It’s very important to not skip steps when installing pipe gaskets. If someone asks you to make a BLT sandwich, you’re not going to leave out the bacon are you? That’s a critical step in creating the sandwich. So it’s important not to skip steps when installing pipe gaskets.
Sure, you could make an LT sandwich and still survive. But it sure isn’t going to taste the same. And when it comes to pipe gaskets, you could possibly forget to equalize the rubber on a wedge style profile for RCP and not encounter a problem.
But skip enough steps and the chances of having issues like breaking a bell or finding it nearly impossible to home the manhole or pipe sections increases.
Equalize All O-Ring & Profile Gaskets
O-Ring & profile gaskets can be equalized in a couple different ways.
- O-Ring gasket: Use a screwdriver or metal object underneath and go around 1.5 times
- Profile gasket: You could use the above method or the “pinch, pull and snap” method.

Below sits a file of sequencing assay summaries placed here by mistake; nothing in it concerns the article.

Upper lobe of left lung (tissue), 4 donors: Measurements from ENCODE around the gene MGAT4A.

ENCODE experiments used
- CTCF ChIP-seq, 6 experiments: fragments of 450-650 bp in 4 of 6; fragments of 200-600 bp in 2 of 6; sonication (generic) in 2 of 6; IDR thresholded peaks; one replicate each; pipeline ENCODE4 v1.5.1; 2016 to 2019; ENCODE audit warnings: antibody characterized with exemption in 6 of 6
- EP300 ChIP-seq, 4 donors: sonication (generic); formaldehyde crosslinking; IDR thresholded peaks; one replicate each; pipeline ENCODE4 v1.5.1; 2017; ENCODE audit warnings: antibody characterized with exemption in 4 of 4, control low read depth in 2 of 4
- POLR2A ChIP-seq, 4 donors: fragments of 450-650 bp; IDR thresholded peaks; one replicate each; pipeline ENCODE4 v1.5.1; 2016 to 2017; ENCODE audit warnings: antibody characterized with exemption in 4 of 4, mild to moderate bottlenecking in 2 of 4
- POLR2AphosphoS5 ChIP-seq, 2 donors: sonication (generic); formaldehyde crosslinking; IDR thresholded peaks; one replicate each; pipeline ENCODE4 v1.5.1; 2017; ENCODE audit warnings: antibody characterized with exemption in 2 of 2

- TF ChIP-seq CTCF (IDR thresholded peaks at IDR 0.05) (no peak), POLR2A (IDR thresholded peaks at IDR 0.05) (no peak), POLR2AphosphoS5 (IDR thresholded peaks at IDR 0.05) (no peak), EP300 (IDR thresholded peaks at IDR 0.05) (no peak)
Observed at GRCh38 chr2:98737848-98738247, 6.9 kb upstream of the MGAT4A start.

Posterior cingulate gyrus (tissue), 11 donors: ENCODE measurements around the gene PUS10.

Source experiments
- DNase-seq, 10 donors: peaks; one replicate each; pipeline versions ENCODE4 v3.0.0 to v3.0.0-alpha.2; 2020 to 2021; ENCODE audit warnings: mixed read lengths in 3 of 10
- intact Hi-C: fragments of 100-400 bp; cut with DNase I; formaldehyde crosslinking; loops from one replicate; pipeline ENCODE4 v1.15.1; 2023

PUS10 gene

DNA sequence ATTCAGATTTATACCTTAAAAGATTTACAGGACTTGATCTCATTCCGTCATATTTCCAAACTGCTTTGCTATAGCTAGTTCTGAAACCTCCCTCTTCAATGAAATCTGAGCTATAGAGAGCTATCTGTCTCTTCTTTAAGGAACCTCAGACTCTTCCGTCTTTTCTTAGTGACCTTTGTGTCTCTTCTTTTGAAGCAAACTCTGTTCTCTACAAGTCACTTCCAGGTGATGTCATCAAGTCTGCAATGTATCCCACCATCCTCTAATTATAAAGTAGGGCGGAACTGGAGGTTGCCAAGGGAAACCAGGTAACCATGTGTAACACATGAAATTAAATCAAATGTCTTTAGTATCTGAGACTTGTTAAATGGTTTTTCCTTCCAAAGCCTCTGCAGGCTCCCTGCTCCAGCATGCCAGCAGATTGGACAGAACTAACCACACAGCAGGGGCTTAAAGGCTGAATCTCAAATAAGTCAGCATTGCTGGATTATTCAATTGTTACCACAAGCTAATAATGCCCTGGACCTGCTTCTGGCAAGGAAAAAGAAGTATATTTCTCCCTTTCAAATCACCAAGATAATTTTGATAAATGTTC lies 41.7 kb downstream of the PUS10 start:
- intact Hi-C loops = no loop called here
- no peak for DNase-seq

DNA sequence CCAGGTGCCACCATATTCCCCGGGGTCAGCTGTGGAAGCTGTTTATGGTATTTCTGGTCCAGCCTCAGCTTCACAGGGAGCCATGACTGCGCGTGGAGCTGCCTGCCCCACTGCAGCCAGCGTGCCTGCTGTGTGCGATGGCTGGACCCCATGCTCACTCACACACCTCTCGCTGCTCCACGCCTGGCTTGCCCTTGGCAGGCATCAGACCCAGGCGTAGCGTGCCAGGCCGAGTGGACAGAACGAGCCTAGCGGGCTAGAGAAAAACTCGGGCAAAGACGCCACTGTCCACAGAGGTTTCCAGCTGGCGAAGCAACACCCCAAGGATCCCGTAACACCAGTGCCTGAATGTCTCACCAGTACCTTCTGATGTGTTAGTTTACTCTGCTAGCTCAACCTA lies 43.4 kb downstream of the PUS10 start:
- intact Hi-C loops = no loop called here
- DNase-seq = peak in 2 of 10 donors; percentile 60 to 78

You might be asking yourself “Why do I have to equalize the gasket if I stretched it?”
What happens is the rubber bunches up on one side and thins out on the other. By snapping it and equalizing around the entire pipe, we create a consistent form of rubber.
Watch this video below to get a better feel for just how a 4G profile gasket should be installed.
Lubricant Is Your Best Friend
Lubricant is going to be your best friend when it comes to the O-Ring gasket. Lubricate the groove and bell, but don’t forget the bell lead in taper because it’s the first part of the pipe that comes in contact with the gasket.
Stretch the gasket on. After equalizing the gasket then apply lube to the face of gasket.
This reduces friction and allows the O-ring to move in the grove so as not to roll out and break the bell.
As for a Wedge gasket, lubricate the bell and entrance slope. Equalize the gasket then insert your pipe. Lube on the face of the gasket is optional; however, never put lubricant under the gasket especially on a single off set joint because the step it seats on is a only about a 1/4″. Doing this will cause the gasket to roll off the step and prevent from homing or worse yet, break the bell.